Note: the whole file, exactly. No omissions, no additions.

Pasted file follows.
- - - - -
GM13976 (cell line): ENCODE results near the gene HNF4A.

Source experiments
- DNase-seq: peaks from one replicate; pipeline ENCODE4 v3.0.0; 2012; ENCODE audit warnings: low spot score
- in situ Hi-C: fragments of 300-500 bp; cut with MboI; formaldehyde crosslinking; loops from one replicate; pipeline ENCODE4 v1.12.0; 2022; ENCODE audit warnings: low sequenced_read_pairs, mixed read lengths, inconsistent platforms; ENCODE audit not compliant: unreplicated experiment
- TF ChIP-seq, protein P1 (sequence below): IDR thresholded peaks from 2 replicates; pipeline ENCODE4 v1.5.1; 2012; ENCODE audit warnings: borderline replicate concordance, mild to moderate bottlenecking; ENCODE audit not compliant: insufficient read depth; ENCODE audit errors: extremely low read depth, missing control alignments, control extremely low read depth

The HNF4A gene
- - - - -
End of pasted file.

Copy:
GM13976 (cell line): ENCODE results near the gene HNF4A.

Source experiments
- DNase-seq: peaks from one replicate; pipeline ENCODE4 v3.0.0; 2012; ENCODE audit warnings: low spot score
- in situ Hi-C: fragments of 300-500 bp; cut with MboI; formaldehyde crosslinking; loops from one replicate; pipeline ENCODE4 v1.12.0; 2022; ENCODE audit warnings: low sequenced_read_pairs, mixed read lengths, inconsistent platforms; ENCODE audit not compliant: unreplicated experiment
- TF ChIP-seq, protein P1 (sequence below): IDR thresholded peaks from 2 replicates; pipeline ENCODE4 v1.5.1; 2012; ENCODE audit warnings: borderline replicate concordance, mild to moderate bottlenecking; ENCODE audit not compliant: insufficient read depth; ENCODE audit errors: extremely low read depth, missing control alignments, control extremely low read depth

The HNF4A gene